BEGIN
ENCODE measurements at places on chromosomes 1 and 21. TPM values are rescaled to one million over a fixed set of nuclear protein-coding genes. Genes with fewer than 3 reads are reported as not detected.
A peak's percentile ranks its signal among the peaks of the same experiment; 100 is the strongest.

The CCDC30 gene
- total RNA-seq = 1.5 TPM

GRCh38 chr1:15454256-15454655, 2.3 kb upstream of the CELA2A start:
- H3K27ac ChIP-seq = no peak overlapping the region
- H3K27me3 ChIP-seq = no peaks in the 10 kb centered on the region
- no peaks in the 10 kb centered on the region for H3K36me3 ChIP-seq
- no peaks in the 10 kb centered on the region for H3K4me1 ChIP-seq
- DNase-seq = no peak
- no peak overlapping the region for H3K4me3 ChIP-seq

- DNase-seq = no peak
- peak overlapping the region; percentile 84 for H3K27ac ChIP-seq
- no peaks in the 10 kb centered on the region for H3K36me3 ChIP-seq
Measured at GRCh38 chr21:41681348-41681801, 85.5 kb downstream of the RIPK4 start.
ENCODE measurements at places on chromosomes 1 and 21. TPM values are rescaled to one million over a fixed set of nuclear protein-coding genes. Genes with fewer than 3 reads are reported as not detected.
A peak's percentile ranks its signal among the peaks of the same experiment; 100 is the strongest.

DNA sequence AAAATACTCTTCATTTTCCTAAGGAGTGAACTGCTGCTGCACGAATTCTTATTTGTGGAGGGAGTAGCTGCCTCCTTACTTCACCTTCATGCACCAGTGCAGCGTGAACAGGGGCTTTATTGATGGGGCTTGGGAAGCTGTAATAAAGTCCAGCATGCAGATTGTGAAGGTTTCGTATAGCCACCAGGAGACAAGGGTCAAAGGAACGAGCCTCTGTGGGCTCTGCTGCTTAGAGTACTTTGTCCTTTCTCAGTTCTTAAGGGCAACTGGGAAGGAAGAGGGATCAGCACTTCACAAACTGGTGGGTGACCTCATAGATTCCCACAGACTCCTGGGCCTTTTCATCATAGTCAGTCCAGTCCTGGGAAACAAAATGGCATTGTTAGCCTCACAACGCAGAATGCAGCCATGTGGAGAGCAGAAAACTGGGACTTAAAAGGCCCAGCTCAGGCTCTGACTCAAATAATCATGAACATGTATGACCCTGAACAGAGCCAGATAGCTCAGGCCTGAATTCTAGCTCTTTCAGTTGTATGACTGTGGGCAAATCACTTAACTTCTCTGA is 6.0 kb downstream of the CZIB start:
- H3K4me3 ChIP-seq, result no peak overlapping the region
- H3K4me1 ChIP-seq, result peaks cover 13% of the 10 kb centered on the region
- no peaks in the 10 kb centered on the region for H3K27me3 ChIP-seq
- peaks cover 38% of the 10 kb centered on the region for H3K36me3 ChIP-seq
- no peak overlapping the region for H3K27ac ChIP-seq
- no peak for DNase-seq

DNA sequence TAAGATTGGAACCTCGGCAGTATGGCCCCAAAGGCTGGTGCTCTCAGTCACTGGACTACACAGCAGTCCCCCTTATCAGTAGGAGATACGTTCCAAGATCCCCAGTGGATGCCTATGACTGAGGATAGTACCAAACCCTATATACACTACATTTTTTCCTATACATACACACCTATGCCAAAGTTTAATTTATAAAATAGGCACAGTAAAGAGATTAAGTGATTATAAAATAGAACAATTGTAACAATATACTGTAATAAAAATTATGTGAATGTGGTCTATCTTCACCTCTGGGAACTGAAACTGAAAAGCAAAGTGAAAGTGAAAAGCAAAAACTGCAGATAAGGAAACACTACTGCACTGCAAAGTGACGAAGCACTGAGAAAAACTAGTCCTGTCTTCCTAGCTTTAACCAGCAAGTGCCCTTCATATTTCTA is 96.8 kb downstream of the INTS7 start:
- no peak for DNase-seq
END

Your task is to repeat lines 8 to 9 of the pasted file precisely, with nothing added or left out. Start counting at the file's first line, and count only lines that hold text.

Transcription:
- no peaks in the 10 kb centered on the region for H3K36me3 ChIP-seq
- no peaks in the 10 kb centered on the region for H3K4me1 ChIP-seq